What awaits are the talons of private debt collection agencies. Joey joins the ranks of the eight million Britons who are in serious debt, which is sold on by the initial lender for pennies in the pound to third party debt collectors, who may telephone Joey 7 days a week, many times a day, from cock-crow to sundown. Joey might be the recipient of regular letters that appear to have come from the court, which say ‘Intent to Commence Proceedings’, or ‘Notice of Intent’, or other such delights, such as neighbours being phoned to ascertain Joey’s whereabouts.
Joey’s fate is certain. The Government plan to privatise the student loan book, and in order to make it profitable for speculators like Sallie Mae, the cap on interest repayments will be increased or removed. Low-interest terms can be changed at any time under the terms of the 2008 Sale of Student Loans Act , which does not require any consultation or parliamentary vote. A recent feasibility study by Rothschild’s on ways to ‘monetise’ outstanding student loan liabilities (estimated to reach £95 billion in today’s terms by 2030), considers a change to the terms of loans, which could be retrospective, as was the case in November, 2013, when ABC’s political hirelings sold student loans worth £900m to a private debt collector for £160m, a firesale which included all student loans taken out before 1998. ABC’s Chief Secretary to the Treasury, Danny Alexander, stated in Parliament in June of the same year: “We will take action to sell off £15 billion worth of public assets by 2020. £10 billion of that money will come from corporate and financial assets like the student loan book”. His conspirator in this ruse, David Willetts, confirmed to a parliament select committee that it is very easy to alter the terms of student loans: “In the letter that every student gets there are some words to the effect that governments reserve the right to change the terms of the loans”.
The ABC student loan system was a short-term ruse to trap Joey, a ploy by politicians who always intended to sell Joey to to their corporate paymasters. Yet, at least Joey and friends will not feel isolated – they will be part of a growing global community, joining those 2 million Americans over 60 who are still paying back student loans, who were forced to delay or abandon buying homes and cars, or having children. Because of interest payments on debt, some now owe two or even three times what they originally borrowed.
There are two contrasting solutions to Joey’s problem. Solution 1: Make the system more fair. Interest rates on all student loans should be immediately lowered to non-profit levels, with borrowers paying the same interest rate the lender pays to get the money being lent, which is currently less than 1% in America and its British colony. Accumulated debt should be paid only when income is 150% of the poverty level, and then at 10% of any excess. All debt to be written off after 20 years. Governments have the power to override existing loan contracts and force new interest rates and repayment schedules on speculators. Solution 2: Overthrow the system. Social mobility in England is grinding to a halt. Germany is abandoning tuition fees. A spokesman for the Social Democrats said: “Tuition fees keep young people from low-income families from studying and are socially disruptive”. Not that German students are bled dry. Students at Hamburg University pay €750 a year, with Government grants being available of up to €600 a month for those from low-income families.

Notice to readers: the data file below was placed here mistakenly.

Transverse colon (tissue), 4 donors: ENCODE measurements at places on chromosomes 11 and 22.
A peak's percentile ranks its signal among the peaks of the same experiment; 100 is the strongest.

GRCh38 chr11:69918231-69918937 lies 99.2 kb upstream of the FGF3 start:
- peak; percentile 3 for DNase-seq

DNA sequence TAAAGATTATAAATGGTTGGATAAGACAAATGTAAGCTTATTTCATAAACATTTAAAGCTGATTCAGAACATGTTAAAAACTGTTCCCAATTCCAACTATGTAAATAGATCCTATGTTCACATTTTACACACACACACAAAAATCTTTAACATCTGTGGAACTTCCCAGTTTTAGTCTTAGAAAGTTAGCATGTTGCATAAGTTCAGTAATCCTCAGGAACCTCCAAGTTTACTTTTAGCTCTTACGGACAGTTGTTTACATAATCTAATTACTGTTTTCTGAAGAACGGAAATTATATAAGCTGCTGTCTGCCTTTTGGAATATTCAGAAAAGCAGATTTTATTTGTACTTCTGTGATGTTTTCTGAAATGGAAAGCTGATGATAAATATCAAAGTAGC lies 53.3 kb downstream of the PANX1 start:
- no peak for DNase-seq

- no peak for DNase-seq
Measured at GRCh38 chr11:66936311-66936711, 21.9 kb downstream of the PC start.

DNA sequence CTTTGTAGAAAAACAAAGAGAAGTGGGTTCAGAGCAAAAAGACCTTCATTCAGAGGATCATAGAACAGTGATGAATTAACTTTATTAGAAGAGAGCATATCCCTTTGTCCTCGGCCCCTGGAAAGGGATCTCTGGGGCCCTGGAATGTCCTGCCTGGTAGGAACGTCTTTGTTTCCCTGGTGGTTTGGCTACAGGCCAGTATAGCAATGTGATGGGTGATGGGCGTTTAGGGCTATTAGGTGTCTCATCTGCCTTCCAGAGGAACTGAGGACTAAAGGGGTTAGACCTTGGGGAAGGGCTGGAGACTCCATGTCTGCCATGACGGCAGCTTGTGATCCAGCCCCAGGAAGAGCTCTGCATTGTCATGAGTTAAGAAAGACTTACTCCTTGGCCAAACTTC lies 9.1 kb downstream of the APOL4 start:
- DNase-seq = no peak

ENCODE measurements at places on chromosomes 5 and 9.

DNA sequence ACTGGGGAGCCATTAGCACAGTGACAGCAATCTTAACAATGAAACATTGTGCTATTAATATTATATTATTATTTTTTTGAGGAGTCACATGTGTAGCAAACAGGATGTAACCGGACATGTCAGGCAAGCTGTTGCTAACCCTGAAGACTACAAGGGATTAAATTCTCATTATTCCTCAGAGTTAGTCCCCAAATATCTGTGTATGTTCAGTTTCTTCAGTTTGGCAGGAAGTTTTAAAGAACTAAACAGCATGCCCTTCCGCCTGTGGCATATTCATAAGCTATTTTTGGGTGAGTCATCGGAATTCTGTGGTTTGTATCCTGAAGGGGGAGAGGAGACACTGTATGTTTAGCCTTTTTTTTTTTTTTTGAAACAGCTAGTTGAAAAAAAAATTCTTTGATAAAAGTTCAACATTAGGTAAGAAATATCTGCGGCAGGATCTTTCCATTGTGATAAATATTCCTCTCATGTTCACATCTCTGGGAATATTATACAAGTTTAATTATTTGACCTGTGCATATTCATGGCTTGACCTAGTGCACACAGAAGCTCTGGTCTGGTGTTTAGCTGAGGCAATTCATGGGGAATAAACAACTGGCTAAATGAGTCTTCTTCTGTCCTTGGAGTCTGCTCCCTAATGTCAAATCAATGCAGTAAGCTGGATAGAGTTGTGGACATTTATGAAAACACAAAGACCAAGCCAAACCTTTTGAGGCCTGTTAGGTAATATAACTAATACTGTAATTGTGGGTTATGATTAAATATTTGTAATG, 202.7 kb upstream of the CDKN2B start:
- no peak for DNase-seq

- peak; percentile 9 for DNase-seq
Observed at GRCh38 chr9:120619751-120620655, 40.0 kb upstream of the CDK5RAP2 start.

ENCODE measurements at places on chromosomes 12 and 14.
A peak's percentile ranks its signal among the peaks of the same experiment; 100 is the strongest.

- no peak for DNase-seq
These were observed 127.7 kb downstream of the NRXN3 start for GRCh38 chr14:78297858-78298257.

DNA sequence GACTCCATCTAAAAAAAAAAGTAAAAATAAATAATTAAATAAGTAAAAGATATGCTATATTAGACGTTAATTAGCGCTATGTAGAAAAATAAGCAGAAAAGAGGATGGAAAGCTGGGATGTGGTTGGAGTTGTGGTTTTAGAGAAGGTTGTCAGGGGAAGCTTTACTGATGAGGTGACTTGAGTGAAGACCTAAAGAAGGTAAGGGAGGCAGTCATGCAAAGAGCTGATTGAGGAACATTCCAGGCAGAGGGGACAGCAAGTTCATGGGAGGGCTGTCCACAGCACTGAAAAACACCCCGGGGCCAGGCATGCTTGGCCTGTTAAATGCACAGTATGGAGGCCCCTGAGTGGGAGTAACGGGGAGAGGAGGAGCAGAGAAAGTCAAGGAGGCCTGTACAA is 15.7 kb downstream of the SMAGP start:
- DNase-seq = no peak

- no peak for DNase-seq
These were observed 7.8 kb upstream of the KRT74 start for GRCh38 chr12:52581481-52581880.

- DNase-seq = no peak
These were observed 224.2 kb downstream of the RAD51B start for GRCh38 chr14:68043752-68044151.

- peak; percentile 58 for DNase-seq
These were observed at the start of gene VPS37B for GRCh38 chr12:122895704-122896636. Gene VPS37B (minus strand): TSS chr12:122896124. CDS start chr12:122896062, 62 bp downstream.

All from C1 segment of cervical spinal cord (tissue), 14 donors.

When the lie is cast that ABC can not afford such largesse, one comment might be that notions of national debt are imaginary, and only exist within computer memory chips, and the perceived scarcity of public finances is propaganda that justifies spending cuts, and consequent privatisation of state assets and services. Yet, even if you believe in the ‘reality’ of national debt, the cost of providing free education for all should be judged against that of imperialistic (oil) wars. A report from Brown University concluded that the total cost to America for wars in Iraq, Afghanistan, and Pakistan is between $3-4 trillion. As of March 2006, £4.5 billion had been spent by ABC in Iraq, this coming from a government fund called the ‘Special Reserve’, which is allocated billions. By 2013, Richard Norton-Taylor estmated that ABC had spent £37 billion on the Afghanistan campaign. Whatsmore, Joey will not be able to hide from his creditors, for ABC has spent £2 billion on developing drones!
War spending allows ABC’s political light-weights the opportunity to strut the world stage on behalf of their American masters, and to eulogise over dead soldiers, who, in their terms, as in the hymn, ‘died to save us all’. No mention is made of the scandalously callous way surviving soldiers are treated on their discharge.
Overthrow this rotten system, and restore free education for the masses.
lenin nightingale 2014